Lower Triassic platforms in the Nanpanjiang Basin contain extensive oolites. Interior oolites are stacked in meter-scale cycles arranged into larger coarsening-upward sequences. Oolites thicken toward margins to include grainstones up to 50 m (164 ft) thick and contain giant ooids (up to 1 cm [0.4 in.]) and composite coated grains. Cross-bedding, ripples, and abraded ooids indicate deposition in high-energy shoals. Apparent layer-cake correlation across interiors indicates amalgamation of shoals. Thinner interior lenses represent spillover lobes.
Ooids are interpreted to have originally been bimineralic with cortices of radial or micritic fabrics (high-magnesium calcite), alternating with coarse pseudospar or brickwork (originally aragonite). Distorted ooids formed by brittle compaction of micritic cortices around voids are interpreted to have been dissolved aragonite. Abundant potential nuclei indicate that limited supply was not a factor contributing to the large ooid size. High-energy and abnormally high–seawater CaCO 3 saturation are interpreted to be causes of the giant ooids. Most previous reports of giant ooids come from the Neoproterozoic, a period of increasing surface-water oxygenation and high CaCO 3 saturation caused by a minimal skeletal carbonate precipitation. We interpret similar seawater chemistry in the aftermath of the end-Permian extinction to explain the genesis of the giant ooids in the Early Triassic. The genesis of bimineralic ooids during an Early Triassic period of rapidly increasing pCO 2 and low indicates that an increasing Ca/Mg ratio was the primary mechanism driving the change from aragonite to calcite seas.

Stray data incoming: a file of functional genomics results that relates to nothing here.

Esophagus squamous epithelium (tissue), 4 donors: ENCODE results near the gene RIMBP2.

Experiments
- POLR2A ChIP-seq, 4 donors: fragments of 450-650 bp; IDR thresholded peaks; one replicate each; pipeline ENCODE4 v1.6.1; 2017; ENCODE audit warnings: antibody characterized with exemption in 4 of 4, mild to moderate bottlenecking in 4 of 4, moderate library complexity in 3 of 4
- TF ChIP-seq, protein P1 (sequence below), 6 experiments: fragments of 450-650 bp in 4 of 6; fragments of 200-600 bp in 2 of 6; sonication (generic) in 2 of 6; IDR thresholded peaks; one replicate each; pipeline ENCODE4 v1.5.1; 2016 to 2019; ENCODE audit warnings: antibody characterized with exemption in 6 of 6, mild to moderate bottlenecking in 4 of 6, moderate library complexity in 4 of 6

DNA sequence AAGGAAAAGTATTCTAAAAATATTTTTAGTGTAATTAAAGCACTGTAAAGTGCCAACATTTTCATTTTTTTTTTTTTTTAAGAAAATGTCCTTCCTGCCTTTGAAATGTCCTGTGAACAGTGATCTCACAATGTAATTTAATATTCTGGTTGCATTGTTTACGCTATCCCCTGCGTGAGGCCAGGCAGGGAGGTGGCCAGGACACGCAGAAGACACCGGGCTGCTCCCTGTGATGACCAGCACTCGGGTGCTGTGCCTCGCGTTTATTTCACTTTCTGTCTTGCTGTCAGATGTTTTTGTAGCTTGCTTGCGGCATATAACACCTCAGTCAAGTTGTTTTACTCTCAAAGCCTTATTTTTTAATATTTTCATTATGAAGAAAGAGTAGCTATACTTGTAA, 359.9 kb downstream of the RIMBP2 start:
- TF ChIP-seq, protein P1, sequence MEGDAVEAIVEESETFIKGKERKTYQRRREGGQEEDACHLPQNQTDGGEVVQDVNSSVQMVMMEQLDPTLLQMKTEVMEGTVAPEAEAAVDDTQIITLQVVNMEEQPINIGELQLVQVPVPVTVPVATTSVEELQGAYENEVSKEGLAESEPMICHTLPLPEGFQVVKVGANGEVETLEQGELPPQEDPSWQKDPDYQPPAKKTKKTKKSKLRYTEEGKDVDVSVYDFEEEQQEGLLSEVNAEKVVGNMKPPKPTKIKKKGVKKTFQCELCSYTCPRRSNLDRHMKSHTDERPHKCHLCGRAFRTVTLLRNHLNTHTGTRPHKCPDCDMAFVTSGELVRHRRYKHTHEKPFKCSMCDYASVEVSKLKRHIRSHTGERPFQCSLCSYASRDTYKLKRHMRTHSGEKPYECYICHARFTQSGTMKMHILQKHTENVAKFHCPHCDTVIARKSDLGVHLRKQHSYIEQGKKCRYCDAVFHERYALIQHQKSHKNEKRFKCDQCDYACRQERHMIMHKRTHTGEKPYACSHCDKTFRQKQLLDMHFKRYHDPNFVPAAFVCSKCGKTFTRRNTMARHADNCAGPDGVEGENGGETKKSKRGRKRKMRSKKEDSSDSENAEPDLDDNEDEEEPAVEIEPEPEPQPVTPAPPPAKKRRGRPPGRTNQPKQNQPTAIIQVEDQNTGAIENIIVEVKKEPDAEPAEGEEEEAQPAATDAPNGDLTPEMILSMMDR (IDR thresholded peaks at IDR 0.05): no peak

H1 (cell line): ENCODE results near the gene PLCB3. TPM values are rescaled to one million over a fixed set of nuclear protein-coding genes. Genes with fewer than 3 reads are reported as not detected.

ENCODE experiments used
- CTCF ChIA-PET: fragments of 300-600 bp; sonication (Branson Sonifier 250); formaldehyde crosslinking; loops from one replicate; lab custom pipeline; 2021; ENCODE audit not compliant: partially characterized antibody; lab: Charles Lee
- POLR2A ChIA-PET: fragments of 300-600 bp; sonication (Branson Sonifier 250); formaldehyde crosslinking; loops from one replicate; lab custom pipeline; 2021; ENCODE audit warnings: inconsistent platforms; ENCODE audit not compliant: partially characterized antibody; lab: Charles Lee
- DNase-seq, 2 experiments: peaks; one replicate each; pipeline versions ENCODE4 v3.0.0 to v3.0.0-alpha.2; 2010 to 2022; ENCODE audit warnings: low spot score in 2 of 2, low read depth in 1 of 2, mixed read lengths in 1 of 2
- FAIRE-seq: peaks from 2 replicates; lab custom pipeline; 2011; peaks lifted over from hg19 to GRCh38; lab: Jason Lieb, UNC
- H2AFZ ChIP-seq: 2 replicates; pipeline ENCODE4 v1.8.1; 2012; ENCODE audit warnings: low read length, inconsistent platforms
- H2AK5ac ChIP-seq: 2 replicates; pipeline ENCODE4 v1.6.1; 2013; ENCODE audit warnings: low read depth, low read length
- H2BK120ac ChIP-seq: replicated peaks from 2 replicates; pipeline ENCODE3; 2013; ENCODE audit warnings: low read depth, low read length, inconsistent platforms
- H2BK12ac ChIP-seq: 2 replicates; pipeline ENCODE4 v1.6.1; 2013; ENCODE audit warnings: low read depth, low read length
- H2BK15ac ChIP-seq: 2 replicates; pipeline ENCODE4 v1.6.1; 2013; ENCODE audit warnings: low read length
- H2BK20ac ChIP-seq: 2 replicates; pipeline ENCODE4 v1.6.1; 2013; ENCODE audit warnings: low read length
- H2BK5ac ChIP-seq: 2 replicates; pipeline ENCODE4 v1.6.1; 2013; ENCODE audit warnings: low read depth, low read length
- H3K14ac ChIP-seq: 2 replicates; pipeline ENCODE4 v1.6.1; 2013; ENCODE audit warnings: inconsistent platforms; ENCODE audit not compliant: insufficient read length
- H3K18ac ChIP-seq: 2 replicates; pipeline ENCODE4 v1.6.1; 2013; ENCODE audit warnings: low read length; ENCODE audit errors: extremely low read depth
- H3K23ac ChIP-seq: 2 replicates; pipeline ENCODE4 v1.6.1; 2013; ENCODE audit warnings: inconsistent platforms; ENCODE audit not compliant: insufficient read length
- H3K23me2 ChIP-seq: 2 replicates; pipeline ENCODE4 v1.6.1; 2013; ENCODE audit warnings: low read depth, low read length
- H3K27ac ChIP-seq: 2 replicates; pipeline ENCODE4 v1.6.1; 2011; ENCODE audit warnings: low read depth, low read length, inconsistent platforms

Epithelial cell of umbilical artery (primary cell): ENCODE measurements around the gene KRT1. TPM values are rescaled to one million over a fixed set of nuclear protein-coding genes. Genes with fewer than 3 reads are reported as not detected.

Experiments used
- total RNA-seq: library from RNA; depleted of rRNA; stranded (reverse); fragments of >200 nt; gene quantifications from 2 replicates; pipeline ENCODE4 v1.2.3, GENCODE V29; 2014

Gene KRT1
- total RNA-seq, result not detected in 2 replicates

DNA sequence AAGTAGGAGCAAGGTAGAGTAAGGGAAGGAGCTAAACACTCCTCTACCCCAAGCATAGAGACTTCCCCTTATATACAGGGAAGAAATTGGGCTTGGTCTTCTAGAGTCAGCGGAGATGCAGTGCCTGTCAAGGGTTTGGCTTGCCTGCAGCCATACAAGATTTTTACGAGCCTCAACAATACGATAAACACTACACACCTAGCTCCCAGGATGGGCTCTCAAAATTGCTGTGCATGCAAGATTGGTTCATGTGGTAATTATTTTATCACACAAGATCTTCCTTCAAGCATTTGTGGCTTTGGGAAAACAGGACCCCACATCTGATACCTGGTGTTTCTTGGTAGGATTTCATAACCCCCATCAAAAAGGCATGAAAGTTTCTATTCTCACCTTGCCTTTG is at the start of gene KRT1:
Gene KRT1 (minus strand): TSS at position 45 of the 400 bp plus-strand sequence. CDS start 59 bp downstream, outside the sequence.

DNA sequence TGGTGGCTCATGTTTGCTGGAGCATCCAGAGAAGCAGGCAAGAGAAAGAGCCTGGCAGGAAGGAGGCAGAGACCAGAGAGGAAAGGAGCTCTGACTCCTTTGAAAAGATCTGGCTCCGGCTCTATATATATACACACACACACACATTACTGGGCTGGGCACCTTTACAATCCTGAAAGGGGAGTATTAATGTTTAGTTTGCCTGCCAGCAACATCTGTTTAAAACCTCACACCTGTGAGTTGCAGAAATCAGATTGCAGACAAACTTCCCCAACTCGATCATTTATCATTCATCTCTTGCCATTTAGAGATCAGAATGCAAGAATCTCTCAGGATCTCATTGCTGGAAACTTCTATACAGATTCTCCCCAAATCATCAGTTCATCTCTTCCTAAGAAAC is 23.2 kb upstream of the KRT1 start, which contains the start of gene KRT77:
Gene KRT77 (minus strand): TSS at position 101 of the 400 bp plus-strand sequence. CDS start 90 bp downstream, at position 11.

The architecture, textures, and diagenesis of the Lower Triassic oolites of the Nanpanjiang Basin provide useful analogs for coeval reservoirs in Sichuan and the Middle East.